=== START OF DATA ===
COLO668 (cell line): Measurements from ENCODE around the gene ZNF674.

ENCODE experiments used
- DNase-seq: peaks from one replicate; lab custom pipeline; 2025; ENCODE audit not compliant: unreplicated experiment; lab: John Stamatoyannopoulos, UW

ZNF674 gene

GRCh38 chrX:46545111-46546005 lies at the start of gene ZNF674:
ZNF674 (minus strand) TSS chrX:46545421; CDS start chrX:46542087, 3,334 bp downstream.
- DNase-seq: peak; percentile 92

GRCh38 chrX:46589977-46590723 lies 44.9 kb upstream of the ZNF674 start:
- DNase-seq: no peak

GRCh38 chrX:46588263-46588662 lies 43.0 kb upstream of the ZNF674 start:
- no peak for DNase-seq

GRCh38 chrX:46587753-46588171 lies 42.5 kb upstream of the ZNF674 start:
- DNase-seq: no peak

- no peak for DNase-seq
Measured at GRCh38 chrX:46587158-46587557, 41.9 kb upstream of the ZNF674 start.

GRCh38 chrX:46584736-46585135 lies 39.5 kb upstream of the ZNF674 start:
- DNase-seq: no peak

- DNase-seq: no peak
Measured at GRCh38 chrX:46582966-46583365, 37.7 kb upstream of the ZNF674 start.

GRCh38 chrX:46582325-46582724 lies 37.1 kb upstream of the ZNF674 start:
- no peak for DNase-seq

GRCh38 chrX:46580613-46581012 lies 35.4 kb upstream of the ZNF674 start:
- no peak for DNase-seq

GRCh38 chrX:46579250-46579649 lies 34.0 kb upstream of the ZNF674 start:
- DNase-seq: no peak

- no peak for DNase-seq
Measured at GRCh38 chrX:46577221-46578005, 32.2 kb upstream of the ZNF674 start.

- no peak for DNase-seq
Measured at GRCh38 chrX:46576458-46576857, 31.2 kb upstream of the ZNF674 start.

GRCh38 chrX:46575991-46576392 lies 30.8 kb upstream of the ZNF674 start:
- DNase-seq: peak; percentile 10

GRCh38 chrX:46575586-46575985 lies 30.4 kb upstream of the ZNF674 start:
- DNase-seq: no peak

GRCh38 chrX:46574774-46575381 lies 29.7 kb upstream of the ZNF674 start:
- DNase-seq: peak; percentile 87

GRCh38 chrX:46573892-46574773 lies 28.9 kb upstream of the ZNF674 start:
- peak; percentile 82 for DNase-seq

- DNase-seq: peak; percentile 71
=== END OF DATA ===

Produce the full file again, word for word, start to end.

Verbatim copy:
COLO668 (cell line): Measurements from ENCODE around the gene ZNF674.

ENCODE experiments used
- DNase-seq: peaks from one replicate; lab custom pipeline; 2025; ENCODE audit not compliant: unreplicated experiment; lab: John Stamatoyannopoulos, UW

ZNF674 gene

GRCh38 chrX:46545111-46546005 lies at the start of gene ZNF674:
ZNF674 (minus strand) TSS chrX:46545421; CDS start chrX:46542087, 3,334 bp downstream.
- DNase-seq: peak; percentile 92

GRCh38 chrX:46589977-46590723 lies 44.9 kb upstream of the ZNF674 start:
- DNase-seq: no peak

GRCh38 chrX:46588263-46588662 lies 43.0 kb upstream of the ZNF674 start:
- no peak for DNase-seq

GRCh38 chrX:46587753-46588171 lies 42.5 kb upstream of the ZNF674 start:
- DNase-seq: no peak

- no peak for DNase-seq
Measured at GRCh38 chrX:46587158-46587557, 41.9 kb upstream of the ZNF674 start.

GRCh38 chrX:46584736-46585135 lies 39.5 kb upstream of the ZNF674 start:
- DNase-seq: no peak

- DNase-seq: no peak
Measured at GRCh38 chrX:46582966-46583365, 37.7 kb upstream of the ZNF674 start.

GRCh38 chrX:46582325-46582724 lies 37.1 kb upstream of the ZNF674 start:
- no peak for DNase-seq

GRCh38 chrX:46580613-46581012 lies 35.4 kb upstream of the ZNF674 start:
- no peak for DNase-seq

GRCh38 chrX:46579250-46579649 lies 34.0 kb upstream of the ZNF674 start:
- DNase-seq: no peak

- no peak for DNase-seq
Measured at GRCh38 chrX:46577221-46578005, 32.2 kb upstream of the ZNF674 start.

- no peak for DNase-seq
Measured at GRCh38 chrX:46576458-46576857, 31.2 kb upstream of the ZNF674 start.

GRCh38 chrX:46575991-46576392 lies 30.8 kb upstream of the ZNF674 start:
- DNase-seq: peak; percentile 10

GRCh38 chrX:46575586-46575985 lies 30.4 kb upstream of the ZNF674 start:
- DNase-seq: no peak

GRCh38 chrX:46574774-46575381 lies 29.7 kb upstream of the ZNF674 start:
- DNase-seq: peak; percentile 87

GRCh38 chrX:46573892-46574773 lies 28.9 kb upstream of the ZNF674 start:
- peak; percentile 82 for DNase-seq

- DNase-seq: peak; percentile 71